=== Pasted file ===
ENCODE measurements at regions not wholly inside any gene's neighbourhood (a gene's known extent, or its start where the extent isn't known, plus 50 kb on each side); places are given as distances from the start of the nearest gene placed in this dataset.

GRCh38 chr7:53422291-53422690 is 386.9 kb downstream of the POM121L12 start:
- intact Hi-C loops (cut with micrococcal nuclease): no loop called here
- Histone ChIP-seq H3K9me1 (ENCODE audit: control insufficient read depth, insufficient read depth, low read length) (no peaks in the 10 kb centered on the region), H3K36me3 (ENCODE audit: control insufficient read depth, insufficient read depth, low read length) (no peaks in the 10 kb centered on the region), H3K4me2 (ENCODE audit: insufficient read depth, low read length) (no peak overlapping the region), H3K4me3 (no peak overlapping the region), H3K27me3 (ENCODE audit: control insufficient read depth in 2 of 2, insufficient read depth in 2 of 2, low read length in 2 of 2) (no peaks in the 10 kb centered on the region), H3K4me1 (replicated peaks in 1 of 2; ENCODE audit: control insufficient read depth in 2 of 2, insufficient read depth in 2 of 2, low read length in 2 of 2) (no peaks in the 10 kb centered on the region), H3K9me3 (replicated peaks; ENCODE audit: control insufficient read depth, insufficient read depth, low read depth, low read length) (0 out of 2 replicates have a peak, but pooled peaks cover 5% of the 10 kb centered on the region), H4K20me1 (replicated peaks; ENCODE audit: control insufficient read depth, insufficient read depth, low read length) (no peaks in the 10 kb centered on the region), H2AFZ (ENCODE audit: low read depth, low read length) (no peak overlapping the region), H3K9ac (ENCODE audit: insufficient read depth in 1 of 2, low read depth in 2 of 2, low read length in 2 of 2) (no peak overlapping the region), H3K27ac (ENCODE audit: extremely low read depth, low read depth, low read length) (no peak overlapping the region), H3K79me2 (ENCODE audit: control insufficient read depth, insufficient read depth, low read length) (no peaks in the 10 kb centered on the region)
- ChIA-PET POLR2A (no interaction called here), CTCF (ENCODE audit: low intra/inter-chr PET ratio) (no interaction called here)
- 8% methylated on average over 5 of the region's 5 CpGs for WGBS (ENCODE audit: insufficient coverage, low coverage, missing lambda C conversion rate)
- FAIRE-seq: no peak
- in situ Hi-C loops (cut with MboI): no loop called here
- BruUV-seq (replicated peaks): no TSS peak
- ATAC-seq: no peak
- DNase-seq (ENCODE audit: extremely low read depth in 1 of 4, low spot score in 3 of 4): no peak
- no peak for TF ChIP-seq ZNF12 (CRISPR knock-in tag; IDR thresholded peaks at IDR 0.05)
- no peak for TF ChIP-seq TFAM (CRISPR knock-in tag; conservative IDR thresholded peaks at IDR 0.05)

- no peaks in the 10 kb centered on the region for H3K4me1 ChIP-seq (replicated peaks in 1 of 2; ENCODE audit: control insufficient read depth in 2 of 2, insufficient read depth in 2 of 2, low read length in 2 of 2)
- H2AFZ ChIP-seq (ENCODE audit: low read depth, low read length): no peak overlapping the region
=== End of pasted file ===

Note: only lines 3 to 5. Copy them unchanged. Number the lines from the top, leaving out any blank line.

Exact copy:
- intact Hi-C loops (cut with micrococcal nuclease): no loop called here
- Histone ChIP-seq H3K9me1 (ENCODE audit: control insufficient read depth, insufficient read depth, low read length) (no peaks in the 10 kb centered on the region), H3K36me3 (ENCODE audit: control insufficient read depth, insufficient read depth, low read length) (no peaks in the 10 kb centered on the region), H3K4me2 (ENCODE audit: insufficient read depth, low read length) (no peak overlapping the region), H3K4me3 (no peak overlapping the region), H3K27me3 (ENCODE audit: control insufficient read depth in 2 of 2, insufficient read depth in 2 of 2, low read length in 2 of 2) (no peaks in the 10 kb centered on the region), H3K4me1 (replicated peaks in 1 of 2; ENCODE audit: control insufficient read depth in 2 of 2, insufficient read depth in 2 of 2, low read length in 2 of 2) (no peaks in the 10 kb centered on the region), H3K9me3 (replicated peaks; ENCODE audit: control insufficient read depth, insufficient read depth, low read depth, low read length) (0 out of 2 replicates have a peak, but pooled peaks cover 5% of the 10 kb centered on the region), H4K20me1 (replicated peaks; ENCODE audit: control insufficient read depth, insufficient read depth, low read length) (no peaks in the 10 kb centered on the region), H2AFZ (ENCODE audit: low read depth, low read length) (no peak overlapping the region), H3K9ac (ENCODE audit: insufficient read depth in 1 of 2, low read depth in 2 of 2, low read length in 2 of 2) (no peak overlapping the region), H3K27ac (ENCODE audit: extremely low read depth, low read depth, low read length) (no peak overlapping the region), H3K79me2 (ENCODE audit: control insufficient read depth, insufficient read depth, low read length) (no peaks in the 10 kb centered on the region)
- ChIA-PET POLR2A (no interaction called here), CTCF (ENCODE audit: low intra/inter-chr PET ratio) (no interaction called here)